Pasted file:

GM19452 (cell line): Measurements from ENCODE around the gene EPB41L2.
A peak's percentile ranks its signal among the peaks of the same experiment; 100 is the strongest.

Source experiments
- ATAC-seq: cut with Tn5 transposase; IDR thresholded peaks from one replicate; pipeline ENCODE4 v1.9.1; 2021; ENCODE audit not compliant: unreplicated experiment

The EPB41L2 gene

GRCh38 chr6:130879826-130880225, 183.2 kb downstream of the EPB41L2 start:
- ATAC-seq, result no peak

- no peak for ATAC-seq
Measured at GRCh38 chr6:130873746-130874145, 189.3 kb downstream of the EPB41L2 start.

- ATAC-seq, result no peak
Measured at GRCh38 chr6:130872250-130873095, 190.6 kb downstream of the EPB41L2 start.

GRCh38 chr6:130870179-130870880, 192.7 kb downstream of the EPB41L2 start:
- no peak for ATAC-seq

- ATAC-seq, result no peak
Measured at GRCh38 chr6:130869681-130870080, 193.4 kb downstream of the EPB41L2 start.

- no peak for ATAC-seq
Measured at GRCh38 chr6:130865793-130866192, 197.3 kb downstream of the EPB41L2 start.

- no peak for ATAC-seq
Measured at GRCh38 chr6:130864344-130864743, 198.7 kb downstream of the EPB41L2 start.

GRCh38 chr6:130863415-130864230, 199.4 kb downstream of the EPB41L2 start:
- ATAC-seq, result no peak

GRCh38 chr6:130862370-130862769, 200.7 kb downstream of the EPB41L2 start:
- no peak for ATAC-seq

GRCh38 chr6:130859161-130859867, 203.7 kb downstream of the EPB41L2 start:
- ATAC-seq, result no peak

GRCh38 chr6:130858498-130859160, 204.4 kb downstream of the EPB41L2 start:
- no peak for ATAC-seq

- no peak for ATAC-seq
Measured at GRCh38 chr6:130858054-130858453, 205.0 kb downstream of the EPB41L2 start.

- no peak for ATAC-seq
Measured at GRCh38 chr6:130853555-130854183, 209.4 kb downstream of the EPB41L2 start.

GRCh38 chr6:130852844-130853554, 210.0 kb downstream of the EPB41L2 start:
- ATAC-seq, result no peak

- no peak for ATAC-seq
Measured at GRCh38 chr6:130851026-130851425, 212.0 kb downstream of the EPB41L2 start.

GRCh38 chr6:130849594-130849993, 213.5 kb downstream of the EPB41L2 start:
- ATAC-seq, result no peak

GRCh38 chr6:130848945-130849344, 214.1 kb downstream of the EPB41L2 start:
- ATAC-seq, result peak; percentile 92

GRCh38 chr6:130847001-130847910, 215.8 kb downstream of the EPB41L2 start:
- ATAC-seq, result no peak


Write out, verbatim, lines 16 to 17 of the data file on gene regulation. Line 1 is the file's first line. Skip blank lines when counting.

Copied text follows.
- no peak for ATAC-seq
Measured at GRCh38 chr6:130865793-130866192, 197.3 kb downstream of the EPB41L2 start.